Friday, 3 February 2017

Dig, dig, dig to Doulou

Two British volunteers, recognised as recurrent latecomers, find themselves sitting on a bench at a very unfriendly hour, no one else around.

Slowly, the rest started to trickle behind, whilst the early birds decided to use this time fueling up on overly sweet coffee and savoury doughnuts, which we don’t recommend if you’re about to undertake a 6km cycle. By the end of the day, we realised that 6km was definitely not 6km! Just as we were about to leave, as we should have expected, a bike broke down and we did the ‘bike shuffle’. Finally, we left an hour and a half later than planned. Those of us on bikes, looked on forlornly as the car carrying the other volunteers sailed into the sunrise…

Cycling on roads here is not as dandy as the UK. The lack of roads and excessive potholes meant it was going to be a bumpy ride. All jokes aside, fifteen minutes into the journey we encountered an accident between a cyclist and a motorbike. There was a woman lying still in the middle of the road, with concerned crowds looking on. Having taught a first aid class in the previous week, one of the volunteers bravely attended to the woman and gently comforted her, whilst checking the extent of her injuries. Thankfully, there was no life threatening injuries and the volunteer waited until the ambulance arrived, making sure the lady was comfortable. She was taken away with a broken leg and was shaken up but there was no indication that she will be any less than fine.

After the emotional events of the morning, our guide lifted the mood of the cyclists by singing at the top of his lungs. We left the main road and joined a very uneven dirt track which took us through breathtaking scenery and what can only be described as ‘Mud Hut City’. Cries of ‘nassara’ and ‘le blanc’ followed us as we cycled through the villages.

We arrived at the nutritional garden, slightly sweatier than before, to be greeted by some of the biggest papayas we had ever seen. We were given a tour of the garden and taught about the plants, and were delighted to learn that the peanuts that we had grown to love, grow on bushes!

Digging the foundations of the Pigpen

Construction of the pig sty then began. All volunteers had a go at digging the foundations but were quickly put to shame by the skills of the professionals and the strength of the national volunteers. Building was quick, but so was the increase in temperature. Soon all the international volunteers had turned a slightly darker shade of pink. In addition to helping out, each volunteer laid a commemorative brick. Something the Brits took very seriously - see Instagram for proof.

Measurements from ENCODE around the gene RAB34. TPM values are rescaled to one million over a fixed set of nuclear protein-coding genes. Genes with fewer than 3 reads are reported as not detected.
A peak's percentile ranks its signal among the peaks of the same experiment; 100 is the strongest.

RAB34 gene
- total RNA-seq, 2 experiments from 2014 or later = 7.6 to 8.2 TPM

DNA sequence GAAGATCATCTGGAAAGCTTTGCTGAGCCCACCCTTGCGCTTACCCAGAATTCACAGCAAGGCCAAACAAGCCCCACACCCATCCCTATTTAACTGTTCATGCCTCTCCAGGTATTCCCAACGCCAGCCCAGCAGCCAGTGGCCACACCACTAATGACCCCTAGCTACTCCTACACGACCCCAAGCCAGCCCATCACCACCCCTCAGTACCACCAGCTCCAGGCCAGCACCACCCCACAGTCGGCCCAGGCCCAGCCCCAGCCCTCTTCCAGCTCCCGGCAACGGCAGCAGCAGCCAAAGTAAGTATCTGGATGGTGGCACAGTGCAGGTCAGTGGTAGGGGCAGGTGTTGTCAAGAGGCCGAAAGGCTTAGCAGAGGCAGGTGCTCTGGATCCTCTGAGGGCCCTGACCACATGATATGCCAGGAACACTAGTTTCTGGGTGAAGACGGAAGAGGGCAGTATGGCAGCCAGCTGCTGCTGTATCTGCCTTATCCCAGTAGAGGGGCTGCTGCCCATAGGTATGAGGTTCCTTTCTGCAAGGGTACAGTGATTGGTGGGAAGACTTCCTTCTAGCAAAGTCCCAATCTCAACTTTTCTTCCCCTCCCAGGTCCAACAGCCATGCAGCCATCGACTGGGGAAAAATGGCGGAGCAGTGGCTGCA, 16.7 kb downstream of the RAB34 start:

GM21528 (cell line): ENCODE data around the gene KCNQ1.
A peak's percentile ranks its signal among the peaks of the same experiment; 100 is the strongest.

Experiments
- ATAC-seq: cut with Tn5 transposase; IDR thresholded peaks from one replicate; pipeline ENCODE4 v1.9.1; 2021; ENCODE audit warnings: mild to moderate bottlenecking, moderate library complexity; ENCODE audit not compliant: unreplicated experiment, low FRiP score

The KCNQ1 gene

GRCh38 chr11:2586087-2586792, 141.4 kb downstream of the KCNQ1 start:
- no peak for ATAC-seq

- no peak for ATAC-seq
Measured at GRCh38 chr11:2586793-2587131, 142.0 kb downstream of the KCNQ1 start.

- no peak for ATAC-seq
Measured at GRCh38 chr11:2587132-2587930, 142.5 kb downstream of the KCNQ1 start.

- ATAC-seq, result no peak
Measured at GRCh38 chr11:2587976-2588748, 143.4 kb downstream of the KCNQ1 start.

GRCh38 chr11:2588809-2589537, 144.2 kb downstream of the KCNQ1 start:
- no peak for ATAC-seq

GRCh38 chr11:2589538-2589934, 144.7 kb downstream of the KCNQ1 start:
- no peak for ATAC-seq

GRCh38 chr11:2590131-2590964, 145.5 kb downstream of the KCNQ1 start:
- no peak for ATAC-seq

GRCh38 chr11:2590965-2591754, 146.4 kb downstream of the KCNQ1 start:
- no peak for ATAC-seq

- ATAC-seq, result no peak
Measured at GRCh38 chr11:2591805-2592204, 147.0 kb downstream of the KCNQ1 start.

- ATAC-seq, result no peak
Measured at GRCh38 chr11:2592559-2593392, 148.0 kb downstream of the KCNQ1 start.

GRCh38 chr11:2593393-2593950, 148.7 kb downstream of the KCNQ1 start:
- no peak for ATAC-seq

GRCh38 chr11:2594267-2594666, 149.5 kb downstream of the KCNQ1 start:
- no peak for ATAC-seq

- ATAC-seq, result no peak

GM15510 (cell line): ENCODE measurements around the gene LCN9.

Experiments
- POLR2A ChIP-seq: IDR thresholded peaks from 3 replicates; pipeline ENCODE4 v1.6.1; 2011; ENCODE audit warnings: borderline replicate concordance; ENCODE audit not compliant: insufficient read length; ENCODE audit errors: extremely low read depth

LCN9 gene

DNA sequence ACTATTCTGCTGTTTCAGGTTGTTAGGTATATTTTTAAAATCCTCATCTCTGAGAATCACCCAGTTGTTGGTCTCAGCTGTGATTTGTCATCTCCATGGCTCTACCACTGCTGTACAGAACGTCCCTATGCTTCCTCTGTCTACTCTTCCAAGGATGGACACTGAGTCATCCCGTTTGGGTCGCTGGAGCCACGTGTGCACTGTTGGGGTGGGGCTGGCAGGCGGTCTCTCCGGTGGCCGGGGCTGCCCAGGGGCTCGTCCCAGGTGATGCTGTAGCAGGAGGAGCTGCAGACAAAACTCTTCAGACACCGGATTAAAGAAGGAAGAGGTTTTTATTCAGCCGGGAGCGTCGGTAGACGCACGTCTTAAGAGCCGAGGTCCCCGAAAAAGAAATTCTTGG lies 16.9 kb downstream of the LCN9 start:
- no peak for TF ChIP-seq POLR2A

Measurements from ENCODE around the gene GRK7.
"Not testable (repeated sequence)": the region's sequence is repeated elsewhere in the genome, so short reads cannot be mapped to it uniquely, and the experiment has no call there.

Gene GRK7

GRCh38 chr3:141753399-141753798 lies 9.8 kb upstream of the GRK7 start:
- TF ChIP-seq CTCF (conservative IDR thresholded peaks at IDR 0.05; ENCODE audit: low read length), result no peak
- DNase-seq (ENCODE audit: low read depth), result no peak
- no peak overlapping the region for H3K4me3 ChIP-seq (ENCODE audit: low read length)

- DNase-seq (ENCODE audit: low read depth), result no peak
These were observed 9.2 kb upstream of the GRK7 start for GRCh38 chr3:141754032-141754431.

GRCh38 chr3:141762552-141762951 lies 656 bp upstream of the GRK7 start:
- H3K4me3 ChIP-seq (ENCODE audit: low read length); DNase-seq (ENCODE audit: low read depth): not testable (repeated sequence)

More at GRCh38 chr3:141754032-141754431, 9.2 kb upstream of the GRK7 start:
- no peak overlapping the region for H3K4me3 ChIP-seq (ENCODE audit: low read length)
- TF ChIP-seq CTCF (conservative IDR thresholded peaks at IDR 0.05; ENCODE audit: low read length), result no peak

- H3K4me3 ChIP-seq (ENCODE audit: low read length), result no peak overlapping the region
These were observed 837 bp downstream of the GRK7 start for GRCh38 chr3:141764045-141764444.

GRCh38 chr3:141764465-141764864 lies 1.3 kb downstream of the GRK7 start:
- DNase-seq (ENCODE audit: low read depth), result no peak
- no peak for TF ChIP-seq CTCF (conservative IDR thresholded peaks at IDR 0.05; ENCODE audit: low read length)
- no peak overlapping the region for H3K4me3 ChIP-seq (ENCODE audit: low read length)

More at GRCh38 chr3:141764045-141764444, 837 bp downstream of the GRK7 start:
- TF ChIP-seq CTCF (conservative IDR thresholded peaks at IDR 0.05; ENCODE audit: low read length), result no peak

Lunch proved a winner for all; we all ate unprecedented amounts of ‘riz gras’ and cabbage. A group of curious local children that were playing nearby, were invited to join us. This was eagerly accepted and within minutes their plates were clean and neatly stacked.

After lunch, work started again, however we were all feeling the strain of the heat. We tried to persevere and two of the UK volunteers successfully cemented a wall of the pig sty. As the afternoon wore on, we retreated to the shade and indulged ourselves with fresh papaya, leaving our faces tinged slightly orange - table manners had gone clear out the window!

Hard at work, clearing the ground

One of the team suffered heatstroke and thus began the ‘car shuffle’, to try to find room for her as she was unable to cycle. Thankfully, there was someone near by with a pickup truck and she was able to go in there. One of the cyclists kindly decided to accompany the volunteer suffering, so that she was not alone. And then there were four... No incidents were encountered on the way back and the 45 minute uphill battle was made slightly better by the live concert given by our guide.

All in all, it was a brilliant and fulfilling day and definitely worth the achy muscles and blinding headaches we subsequently suffered for the next couple of days.


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